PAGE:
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Tuesday

01

Sep 2020

No business can operate in isolation. We need to communicate, collaborate, brainstorm, make decisions, discuss different items with stakeholders associated with the business, and for all this and much more we need to meet these parties, whether in person or via phone calls/ video calls. 

Setting up these meetings might seem to be an easy task, but trust me, if they are not done well, may lead to confusion and miscommunication. 

So here are eight things to keep in mind while setting up your next meeting.

1) Do You Really Need a Meeting?

Before setting up a meeting with your team, a client or a vendor, ask yourself if you really need to meet the concerned individual or team or if the discussion can be done over an email.

Remember, every time you are scheduling a meeting, you are not only planning to spend your billable hours but are also utilising the valuable time of your attendees. Hence, it should go without saying that the time of both the parties is put to fruitful use.

As a Project Delivery Consultant, I usually have my interim project checks with my client on a weekly basis, where I discuss the previous week’s work, the work planned for next week and roadblocks, if any. However, towards the end of the project, when the delivery work reduces to an item or a two or minor updates, I switch from conference calls to email updates after a prior agreement with the client. This clears up space in both our calendars, and we can use this one-hour slot for other meetings, or put to some other use.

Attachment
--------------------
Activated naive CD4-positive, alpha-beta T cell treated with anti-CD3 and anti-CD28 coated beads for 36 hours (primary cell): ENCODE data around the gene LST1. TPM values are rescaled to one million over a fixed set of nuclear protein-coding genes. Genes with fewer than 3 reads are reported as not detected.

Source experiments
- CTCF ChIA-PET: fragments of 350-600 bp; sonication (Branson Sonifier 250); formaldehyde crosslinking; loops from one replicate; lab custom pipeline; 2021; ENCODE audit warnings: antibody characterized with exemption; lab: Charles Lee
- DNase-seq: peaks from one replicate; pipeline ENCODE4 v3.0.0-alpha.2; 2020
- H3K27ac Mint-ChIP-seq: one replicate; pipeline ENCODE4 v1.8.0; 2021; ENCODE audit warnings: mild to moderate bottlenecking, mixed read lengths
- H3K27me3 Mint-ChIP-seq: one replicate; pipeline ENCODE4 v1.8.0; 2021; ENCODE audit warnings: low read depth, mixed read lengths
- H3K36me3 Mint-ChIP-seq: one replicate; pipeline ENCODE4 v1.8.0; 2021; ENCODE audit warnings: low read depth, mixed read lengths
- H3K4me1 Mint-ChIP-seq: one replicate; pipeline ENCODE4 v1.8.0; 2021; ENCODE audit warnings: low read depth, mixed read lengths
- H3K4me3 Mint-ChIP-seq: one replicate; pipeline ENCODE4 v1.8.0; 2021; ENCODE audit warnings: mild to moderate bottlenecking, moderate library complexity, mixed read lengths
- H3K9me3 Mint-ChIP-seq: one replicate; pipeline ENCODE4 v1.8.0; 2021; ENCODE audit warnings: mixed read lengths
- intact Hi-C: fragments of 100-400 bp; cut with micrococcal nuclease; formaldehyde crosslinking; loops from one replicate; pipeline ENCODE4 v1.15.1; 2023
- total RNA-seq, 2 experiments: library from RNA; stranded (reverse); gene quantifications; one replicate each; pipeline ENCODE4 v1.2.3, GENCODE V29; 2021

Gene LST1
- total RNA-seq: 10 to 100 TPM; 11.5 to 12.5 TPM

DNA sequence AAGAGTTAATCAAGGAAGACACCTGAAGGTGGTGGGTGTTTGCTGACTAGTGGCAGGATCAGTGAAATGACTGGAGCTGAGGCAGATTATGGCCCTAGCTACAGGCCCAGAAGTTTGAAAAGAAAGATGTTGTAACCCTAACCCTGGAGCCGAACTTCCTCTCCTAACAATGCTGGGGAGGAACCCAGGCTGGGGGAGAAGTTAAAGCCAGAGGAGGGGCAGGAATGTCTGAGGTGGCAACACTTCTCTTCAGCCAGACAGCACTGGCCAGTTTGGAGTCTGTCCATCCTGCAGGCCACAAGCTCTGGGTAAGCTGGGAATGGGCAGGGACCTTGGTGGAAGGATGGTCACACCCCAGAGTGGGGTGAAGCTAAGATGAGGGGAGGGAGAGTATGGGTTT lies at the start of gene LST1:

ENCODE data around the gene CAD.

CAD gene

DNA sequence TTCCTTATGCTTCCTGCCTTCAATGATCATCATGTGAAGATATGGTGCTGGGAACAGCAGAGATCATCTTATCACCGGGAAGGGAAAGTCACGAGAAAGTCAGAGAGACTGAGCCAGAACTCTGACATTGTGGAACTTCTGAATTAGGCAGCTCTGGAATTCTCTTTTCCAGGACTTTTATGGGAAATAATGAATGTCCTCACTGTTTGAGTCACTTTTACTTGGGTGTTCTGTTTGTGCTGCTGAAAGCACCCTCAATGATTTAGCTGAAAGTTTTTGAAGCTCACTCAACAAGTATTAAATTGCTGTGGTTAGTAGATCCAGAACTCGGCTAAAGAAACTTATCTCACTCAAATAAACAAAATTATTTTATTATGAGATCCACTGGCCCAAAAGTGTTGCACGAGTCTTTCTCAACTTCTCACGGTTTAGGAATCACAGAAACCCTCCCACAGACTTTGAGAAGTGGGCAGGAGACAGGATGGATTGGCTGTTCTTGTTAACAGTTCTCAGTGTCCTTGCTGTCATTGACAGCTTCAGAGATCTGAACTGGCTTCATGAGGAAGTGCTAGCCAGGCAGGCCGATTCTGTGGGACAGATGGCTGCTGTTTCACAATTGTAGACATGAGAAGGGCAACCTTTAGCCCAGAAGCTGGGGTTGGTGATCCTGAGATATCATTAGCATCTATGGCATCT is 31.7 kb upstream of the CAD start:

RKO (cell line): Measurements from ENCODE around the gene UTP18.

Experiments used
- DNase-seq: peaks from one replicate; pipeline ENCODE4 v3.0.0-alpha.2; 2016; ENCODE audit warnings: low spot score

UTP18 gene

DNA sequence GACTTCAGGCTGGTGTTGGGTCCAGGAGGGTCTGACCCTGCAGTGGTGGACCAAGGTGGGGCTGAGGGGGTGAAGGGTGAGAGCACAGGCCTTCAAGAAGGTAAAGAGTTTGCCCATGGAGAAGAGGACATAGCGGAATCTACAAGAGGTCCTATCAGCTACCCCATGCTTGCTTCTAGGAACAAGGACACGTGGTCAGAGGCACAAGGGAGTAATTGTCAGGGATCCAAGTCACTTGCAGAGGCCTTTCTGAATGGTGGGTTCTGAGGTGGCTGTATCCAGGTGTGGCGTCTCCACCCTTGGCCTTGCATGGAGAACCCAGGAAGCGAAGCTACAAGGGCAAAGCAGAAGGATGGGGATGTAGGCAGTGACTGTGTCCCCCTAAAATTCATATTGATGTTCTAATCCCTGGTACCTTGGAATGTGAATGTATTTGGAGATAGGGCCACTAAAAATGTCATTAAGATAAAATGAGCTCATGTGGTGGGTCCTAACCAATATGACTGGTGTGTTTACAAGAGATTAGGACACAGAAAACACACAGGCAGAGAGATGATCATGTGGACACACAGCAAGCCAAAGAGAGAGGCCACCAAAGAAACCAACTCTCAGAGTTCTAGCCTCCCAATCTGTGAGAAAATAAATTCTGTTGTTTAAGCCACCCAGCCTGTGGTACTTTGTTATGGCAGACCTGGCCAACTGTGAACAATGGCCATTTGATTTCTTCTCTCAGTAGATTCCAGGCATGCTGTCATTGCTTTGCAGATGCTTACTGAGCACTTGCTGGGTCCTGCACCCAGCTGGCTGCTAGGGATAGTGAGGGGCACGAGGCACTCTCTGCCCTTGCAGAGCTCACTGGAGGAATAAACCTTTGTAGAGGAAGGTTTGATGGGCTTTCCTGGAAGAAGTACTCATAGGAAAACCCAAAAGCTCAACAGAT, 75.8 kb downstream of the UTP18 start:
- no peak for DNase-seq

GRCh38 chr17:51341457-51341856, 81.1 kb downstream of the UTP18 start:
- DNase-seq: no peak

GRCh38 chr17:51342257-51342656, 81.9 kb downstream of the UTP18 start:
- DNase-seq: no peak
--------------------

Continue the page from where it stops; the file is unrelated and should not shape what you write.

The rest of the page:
Now, if the answer to the above-italicized question is YES, here’s a list of things to bear in mind while setting up the meeting:

2) Frequency of the Meeting 

Check your sales contract to understand the level of engagement that has been agreed with the different teams on the project. If this has not been covered, discuss the frequency of meetings along with the purpose during your project kickoff meeting. 

Following is how I categorise our meetings with the clients:

Once a week – This refers to ad hoc meetings with client teams, partners or vendors.

Weekly – As discussed earlier, this refers to meetings with clients or vendor partners where I  discuss the work done during the previous week, the work planned for next week, and roadblocks, if any. 

Monthly – This refers to meetings between the Project Delivery Head, Customer Success Manager at our end and the client to give them a high-level overview of the project progress, the next steps, and their feedback on the work completed and the team. 

Quarterly – This usually involves quarterly business review meetings with the Project Delivery Head, Customer Success Manager and Chief Growth Officer from our end and the CMOs & CXOs from the client’s end to discuss the project and the way forward keeping in sight the achievement of the overall business objectives. 

3) Timing of the Meeting

Before setting up a meeting, propose a couple of slots with the concerned parties. If this is a recurring event, block calendars for the agreed time till the end of the project to avoid sending invites again and again.